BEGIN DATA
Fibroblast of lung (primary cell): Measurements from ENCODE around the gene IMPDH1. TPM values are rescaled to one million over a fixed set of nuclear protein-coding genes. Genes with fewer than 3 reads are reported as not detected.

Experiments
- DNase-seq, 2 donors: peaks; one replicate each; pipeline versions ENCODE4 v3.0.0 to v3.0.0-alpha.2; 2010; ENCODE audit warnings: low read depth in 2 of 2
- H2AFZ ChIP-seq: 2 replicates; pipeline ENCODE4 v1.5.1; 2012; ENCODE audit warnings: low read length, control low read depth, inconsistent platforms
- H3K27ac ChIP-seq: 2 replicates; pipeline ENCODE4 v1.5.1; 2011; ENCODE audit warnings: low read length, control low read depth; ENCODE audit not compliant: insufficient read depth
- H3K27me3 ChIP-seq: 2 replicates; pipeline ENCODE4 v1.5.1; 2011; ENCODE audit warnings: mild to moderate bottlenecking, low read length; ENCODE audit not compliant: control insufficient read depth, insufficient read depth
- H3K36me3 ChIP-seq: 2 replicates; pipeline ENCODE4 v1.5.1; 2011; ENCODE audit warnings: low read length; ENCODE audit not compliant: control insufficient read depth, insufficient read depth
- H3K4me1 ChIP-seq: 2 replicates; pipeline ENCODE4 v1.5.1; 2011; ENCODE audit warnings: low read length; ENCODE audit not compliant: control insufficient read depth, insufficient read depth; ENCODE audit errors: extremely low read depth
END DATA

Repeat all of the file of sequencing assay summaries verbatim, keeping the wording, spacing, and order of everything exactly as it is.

Fibroblast of lung (primary cell): Measurements from ENCODE around the gene IMPDH1. TPM values are rescaled to one million over a fixed set of nuclear protein-coding genes. Genes with fewer than 3 reads are reported as not detected.

Experiments
- DNase-seq, 2 donors: peaks; one replicate each; pipeline versions ENCODE4 v3.0.0 to v3.0.0-alpha.2; 2010; ENCODE audit warnings: low read depth in 2 of 2
- H2AFZ ChIP-seq: 2 replicates; pipeline ENCODE4 v1.5.1; 2012; ENCODE audit warnings: low read length, control low read depth, inconsistent platforms
- H3K27ac ChIP-seq: 2 replicates; pipeline ENCODE4 v1.5.1; 2011; ENCODE audit warnings: low read length, control low read depth; ENCODE audit not compliant: insufficient read depth
- H3K27me3 ChIP-seq: 2 replicates; pipeline ENCODE4 v1.5.1; 2011; ENCODE audit warnings: mild to moderate bottlenecking, low read length; ENCODE audit not compliant: control insufficient read depth, insufficient read depth
- H3K36me3 ChIP-seq: 2 replicates; pipeline ENCODE4 v1.5.1; 2011; ENCODE audit warnings: low read length; ENCODE audit not compliant: control insufficient read depth, insufficient read depth
- H3K4me1 ChIP-seq: 2 replicates; pipeline ENCODE4 v1.5.1; 2011; ENCODE audit warnings: low read length; ENCODE audit not compliant: control insufficient read depth, insufficient read depth; ENCODE audit errors: extremely low read depth